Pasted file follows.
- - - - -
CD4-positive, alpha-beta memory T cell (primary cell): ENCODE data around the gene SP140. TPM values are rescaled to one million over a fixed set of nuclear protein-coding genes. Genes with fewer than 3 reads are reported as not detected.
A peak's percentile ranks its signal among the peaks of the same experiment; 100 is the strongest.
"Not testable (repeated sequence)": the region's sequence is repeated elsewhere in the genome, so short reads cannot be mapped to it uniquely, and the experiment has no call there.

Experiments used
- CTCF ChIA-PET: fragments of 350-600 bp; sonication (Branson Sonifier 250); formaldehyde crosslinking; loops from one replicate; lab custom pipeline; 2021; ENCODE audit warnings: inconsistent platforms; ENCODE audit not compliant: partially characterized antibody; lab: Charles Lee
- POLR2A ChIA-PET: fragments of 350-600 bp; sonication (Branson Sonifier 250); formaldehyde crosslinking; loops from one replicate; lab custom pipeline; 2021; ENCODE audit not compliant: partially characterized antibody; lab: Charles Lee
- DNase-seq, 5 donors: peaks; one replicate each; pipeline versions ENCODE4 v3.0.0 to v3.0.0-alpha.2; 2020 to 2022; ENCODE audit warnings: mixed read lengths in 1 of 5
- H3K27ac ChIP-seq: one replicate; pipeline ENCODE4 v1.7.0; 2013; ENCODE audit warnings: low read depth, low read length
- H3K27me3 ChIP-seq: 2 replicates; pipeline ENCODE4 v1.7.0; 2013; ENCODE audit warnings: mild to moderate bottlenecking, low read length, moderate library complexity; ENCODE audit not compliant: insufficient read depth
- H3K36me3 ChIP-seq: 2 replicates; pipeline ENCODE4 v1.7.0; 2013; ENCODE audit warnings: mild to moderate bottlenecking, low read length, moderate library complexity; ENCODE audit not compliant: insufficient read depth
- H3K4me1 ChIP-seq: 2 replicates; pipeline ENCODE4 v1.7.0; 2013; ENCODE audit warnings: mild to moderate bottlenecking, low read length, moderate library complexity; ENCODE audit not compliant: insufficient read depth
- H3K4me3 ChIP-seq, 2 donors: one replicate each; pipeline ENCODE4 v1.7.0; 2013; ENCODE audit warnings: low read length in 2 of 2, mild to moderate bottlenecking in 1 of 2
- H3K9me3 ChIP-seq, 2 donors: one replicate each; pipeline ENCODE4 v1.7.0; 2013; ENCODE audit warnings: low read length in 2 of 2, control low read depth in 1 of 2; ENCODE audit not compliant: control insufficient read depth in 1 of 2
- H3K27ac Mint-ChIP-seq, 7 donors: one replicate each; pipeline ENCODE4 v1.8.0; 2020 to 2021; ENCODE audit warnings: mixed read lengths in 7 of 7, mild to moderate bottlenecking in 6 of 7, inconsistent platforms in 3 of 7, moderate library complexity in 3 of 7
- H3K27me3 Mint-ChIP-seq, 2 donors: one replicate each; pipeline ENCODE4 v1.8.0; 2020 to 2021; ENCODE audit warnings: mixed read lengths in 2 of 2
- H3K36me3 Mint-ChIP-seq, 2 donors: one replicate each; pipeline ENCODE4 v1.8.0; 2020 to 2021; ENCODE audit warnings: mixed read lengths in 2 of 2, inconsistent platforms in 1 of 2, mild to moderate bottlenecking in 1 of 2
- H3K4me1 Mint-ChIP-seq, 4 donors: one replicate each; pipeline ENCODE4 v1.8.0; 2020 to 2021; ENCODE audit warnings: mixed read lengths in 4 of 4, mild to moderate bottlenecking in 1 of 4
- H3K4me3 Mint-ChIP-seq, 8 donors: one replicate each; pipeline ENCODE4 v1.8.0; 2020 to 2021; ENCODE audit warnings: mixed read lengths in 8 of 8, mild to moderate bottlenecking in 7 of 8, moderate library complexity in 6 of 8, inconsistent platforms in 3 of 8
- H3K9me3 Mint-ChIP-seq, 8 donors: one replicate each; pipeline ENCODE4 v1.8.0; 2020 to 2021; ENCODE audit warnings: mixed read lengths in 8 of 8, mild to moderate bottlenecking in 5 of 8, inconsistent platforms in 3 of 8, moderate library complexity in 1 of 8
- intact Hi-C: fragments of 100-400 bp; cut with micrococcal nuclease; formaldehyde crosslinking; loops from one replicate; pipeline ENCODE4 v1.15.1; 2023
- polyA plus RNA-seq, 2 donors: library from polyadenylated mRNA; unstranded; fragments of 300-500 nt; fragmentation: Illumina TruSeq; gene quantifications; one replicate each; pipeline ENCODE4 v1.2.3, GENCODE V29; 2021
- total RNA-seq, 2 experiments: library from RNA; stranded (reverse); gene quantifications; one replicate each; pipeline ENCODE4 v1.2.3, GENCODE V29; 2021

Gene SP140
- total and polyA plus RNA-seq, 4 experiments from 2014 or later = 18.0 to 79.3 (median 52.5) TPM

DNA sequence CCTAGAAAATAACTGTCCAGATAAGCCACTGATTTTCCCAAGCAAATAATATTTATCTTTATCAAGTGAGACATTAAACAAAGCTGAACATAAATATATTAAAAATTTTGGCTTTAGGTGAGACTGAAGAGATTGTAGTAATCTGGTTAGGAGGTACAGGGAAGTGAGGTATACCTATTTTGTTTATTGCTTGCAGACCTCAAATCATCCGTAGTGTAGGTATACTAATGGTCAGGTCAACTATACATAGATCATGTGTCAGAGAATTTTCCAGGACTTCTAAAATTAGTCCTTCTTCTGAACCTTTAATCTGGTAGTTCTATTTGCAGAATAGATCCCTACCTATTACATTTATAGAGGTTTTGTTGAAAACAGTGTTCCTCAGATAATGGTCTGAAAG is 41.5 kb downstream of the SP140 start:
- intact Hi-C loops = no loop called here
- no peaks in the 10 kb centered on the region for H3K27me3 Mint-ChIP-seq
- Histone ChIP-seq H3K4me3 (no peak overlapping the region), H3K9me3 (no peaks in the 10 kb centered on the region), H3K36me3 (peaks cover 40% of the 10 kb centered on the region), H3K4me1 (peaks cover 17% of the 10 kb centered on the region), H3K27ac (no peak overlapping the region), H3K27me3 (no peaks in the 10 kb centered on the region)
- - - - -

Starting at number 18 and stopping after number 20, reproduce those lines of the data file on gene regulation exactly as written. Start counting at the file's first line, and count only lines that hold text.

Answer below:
- H3K4me3 Mint-ChIP-seq, 8 donors: one replicate each; pipeline ENCODE4 v1.8.0; 2020 to 2021; ENCODE audit warnings: mixed read lengths in 8 of 8, mild to moderate bottlenecking in 7 of 8, moderate library complexity in 6 of 8, inconsistent platforms in 3 of 8
- H3K9me3 Mint-ChIP-seq, 8 donors: one replicate each; pipeline ENCODE4 v1.8.0; 2020 to 2021; ENCODE audit warnings: mixed read lengths in 8 of 8, mild to moderate bottlenecking in 5 of 8, inconsistent platforms in 3 of 8, moderate library complexity in 1 of 8
- intact Hi-C: fragments of 100-400 bp; cut with micrococcal nuclease; formaldehyde crosslinking; loops from one replicate; pipeline ENCODE4 v1.15.1; 2023